It is indeed a “golden age” of sorts for television right now, in that the rules are constantly changing and evolving, new platforms are being expanded, and opportunities for storytelling are opening up like never before. But as a consequence, it is becoming increasingly difficult for the Television Academy to keep up.
What qualifies as a true, traditional “TV series” anymore? What is the distinction between a “limited series”, a “mini-series”, a “television movie”, and a "dramatic special"? Is “Orange Is The New Black” a comedy or a drama?
The Academy seems to change its collective mind on a yearly basis now, and these conundrums are consequently reflected in each new batch of Emmy nominations. This year is no different. In an effort to give everyone a fair chance to compete, things are frequently fudged, tweaked, moved around, or invented altogether to make room. But on the bright side, it allows so much more great content out there a space to be recognized.
And thus you create circumstances like the fact that almost every acting category, leading and supporting, features at least one person of color, including: Rami Malek, Anthony Anderson, Aziz Ansari, Cuba Gooding Jr, Courtney B. Vance, Idris Elba, Viola Davis, Taraji P. Henson, Tracee Ellis Ross, Kerry Washington, Keegan-Michael Key, Tituss Burgess, Regina King, RuPaul, Tracy Morgan, and many more. That’s not only an impressive turn-out, it’s a much-deserved one as well!
Other cool things of note:
- 3 of the 4 Directing categories feature at least one female director on the list (Jill Soloway, “Transparent”; Lesli Linka Glatter, “Homeland”; and Susanne Bier, “The Night Manager).
- 3 variety shows starring, hosted, or co-written by women are up for Outstanding Writing (“Inside Amy Schumer”, “Full Frontal with Samantha Bee”, and “Portlandia”).
- “American Crime Story”, Ryan Murphy’s dramatization of the O.J. Simpson Trial, makes up half the nominees in the Writing for a Miniseries, Movie, or Dramatic Special category.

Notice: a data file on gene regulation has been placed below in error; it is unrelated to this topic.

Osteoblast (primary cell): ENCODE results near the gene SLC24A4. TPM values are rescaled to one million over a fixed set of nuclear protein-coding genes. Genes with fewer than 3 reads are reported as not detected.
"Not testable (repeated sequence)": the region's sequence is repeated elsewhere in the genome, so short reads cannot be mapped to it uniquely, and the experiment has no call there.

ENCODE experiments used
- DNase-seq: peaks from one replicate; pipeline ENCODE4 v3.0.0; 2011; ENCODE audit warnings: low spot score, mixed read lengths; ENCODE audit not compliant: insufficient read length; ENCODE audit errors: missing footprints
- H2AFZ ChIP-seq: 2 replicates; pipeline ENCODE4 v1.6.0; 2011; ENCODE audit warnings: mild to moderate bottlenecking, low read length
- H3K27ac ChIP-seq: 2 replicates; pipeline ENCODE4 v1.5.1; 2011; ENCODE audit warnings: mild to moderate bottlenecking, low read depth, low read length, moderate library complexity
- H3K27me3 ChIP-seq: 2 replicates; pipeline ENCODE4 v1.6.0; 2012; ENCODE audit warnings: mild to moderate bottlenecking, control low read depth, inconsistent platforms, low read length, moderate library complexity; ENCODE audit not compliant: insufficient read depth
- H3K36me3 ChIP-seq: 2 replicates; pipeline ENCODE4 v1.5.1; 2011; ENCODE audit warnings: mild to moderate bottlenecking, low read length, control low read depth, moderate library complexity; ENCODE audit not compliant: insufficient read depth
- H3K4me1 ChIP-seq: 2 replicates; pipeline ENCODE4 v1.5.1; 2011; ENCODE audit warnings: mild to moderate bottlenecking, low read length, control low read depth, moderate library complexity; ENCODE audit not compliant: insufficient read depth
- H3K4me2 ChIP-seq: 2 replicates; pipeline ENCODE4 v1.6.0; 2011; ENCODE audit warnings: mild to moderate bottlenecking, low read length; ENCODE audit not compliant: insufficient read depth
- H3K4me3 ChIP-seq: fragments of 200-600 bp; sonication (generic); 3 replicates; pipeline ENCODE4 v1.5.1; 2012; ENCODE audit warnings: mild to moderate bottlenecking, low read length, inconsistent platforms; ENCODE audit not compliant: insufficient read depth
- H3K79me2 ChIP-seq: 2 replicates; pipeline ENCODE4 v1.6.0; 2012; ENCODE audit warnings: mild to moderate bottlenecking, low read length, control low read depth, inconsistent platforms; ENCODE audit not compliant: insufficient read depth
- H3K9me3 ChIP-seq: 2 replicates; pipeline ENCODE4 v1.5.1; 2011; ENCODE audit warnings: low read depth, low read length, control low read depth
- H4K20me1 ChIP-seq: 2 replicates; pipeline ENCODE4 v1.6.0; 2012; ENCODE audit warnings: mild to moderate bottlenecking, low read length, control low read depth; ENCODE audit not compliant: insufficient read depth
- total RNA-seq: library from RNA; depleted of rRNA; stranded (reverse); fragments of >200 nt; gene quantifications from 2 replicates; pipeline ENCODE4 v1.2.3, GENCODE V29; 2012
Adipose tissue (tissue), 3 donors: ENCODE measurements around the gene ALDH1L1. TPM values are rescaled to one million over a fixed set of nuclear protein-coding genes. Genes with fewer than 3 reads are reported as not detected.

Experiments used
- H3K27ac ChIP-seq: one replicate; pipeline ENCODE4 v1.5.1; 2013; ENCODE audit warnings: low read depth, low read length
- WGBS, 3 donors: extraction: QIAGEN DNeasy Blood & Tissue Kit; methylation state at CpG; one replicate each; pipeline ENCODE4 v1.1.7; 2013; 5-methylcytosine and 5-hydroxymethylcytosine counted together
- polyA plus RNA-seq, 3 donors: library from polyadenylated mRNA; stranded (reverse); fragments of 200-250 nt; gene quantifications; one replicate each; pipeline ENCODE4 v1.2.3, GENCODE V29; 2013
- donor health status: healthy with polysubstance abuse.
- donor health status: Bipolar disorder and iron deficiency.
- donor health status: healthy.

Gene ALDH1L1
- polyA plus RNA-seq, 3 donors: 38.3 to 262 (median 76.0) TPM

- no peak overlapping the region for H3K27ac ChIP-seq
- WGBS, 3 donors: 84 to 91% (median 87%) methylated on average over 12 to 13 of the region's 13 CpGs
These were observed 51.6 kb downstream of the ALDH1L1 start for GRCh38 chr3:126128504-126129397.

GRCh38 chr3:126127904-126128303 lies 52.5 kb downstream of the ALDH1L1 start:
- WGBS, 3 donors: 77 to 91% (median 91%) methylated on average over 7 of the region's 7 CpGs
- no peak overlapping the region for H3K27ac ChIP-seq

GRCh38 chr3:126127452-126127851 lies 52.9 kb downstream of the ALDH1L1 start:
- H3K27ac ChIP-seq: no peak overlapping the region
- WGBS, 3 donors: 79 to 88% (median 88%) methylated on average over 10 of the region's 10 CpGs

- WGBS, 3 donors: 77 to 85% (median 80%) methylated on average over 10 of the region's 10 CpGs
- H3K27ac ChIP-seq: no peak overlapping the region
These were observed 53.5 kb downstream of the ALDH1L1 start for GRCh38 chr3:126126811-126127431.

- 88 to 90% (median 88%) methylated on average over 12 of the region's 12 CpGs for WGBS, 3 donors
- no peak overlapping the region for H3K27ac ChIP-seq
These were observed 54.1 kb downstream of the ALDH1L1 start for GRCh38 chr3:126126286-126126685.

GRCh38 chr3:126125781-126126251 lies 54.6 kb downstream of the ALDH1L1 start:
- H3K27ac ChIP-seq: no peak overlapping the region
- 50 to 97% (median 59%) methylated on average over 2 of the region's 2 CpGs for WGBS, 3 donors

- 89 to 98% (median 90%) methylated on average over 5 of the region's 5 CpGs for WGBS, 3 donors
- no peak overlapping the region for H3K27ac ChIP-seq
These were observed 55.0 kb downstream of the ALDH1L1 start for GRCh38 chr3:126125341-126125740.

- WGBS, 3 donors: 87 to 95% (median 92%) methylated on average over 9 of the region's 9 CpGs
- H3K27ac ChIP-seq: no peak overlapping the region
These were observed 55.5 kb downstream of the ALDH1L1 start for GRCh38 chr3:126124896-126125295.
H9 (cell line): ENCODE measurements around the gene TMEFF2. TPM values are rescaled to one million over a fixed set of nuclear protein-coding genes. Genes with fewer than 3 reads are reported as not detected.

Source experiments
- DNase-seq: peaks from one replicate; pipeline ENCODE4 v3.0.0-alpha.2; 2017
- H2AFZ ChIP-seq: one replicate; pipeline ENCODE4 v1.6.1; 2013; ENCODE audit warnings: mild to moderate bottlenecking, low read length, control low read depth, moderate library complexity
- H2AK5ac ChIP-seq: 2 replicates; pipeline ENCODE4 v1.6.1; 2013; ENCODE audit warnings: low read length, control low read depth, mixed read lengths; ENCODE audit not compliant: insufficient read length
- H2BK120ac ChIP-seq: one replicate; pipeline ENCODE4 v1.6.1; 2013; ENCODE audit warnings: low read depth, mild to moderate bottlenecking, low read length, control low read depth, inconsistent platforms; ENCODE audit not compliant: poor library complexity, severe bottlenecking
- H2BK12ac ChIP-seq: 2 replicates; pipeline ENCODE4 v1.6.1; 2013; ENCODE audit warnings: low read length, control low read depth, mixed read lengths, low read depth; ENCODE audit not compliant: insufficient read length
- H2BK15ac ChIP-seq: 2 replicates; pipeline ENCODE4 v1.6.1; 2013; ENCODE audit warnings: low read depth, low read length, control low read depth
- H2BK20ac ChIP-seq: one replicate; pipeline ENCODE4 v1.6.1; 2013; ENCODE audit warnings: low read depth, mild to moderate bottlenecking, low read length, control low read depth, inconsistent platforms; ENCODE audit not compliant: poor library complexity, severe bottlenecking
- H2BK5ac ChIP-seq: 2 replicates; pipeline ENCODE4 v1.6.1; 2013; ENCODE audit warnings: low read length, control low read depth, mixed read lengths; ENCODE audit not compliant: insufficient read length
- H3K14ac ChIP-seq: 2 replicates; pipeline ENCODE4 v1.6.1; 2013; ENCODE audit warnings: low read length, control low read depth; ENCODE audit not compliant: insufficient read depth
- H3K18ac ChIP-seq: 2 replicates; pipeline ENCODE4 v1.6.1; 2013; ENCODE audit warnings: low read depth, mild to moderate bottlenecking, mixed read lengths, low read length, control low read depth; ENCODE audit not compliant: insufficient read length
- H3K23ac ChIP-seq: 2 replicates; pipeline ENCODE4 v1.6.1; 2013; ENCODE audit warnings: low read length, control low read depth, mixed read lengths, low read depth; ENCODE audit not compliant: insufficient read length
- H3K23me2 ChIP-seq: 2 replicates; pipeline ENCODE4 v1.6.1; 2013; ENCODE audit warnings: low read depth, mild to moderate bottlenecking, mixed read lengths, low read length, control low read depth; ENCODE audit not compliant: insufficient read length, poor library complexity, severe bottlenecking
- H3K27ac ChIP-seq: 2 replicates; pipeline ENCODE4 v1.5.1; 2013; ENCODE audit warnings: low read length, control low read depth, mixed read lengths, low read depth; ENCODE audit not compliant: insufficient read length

- Reality series are now split up into “Structured” and “Unstructured” (basically the difference between shows that are pre-planned and those that are just cameras following people around).
- None of the Outstanding Drama Series nominees come from broadcast networks, and in fact each nominee represents a different network altogether: AMC (“Better Call Saul”), PBS (“Downton Abbey”), Showtime (“Homeland”), Netflix (“House of Cards”), USA (“Mr Robot”), FX (“The Americans”), and HBO (“Game of Thrones”).
- Aziz Ansari’s brilliant (and, I feel, underacknowledged) Netflix series “Master of None” nabbed a nomination for Outstanding Comedy Series, as well as Aziz himself being recognized in the Lead Actor category, proving that the former “Parks & Rec” scene-stealer can most definitely carry a series on his own!
- “Roots” the adaptation of Alex Haley’s classic novel (and loose remake of the 1970s miniseries), was rightfully nominated in the Limited Series category, though oddly none of its brilliant cast was acknowledged in any of the acting categories.
- “A Very Murray Christmas”, which I had considered a holiday special, somehow ended up in the Outstanding Television Movie category, along with “episodes” of “Sherlock” and “Luther”.
- Both Kyle Chandler and Ben Mendelsohn nabbed nominations for Netflix’s way-underrated “Bloodline”, and I NEED THEM TO WIN.
- Lily Tomlin was nominated for her role in another not-talked-about-enough Netflix series, “Grace and Frankie”, although the Grace to her Frankie, Jane Fonda, was not recognized. Boo.
- The always-outstanding Laurie Metcalf has three nominations this year – for 3 different roles on 3 different shows!!! (Lead Actress in a Comedy Series for “Getting On”; Guest Actress in a Drama Series for “Horace and Pete”; and Guest Actress in a Comedy Series for “The Big Bang Theory”) Now THAT is what I call “diverse”!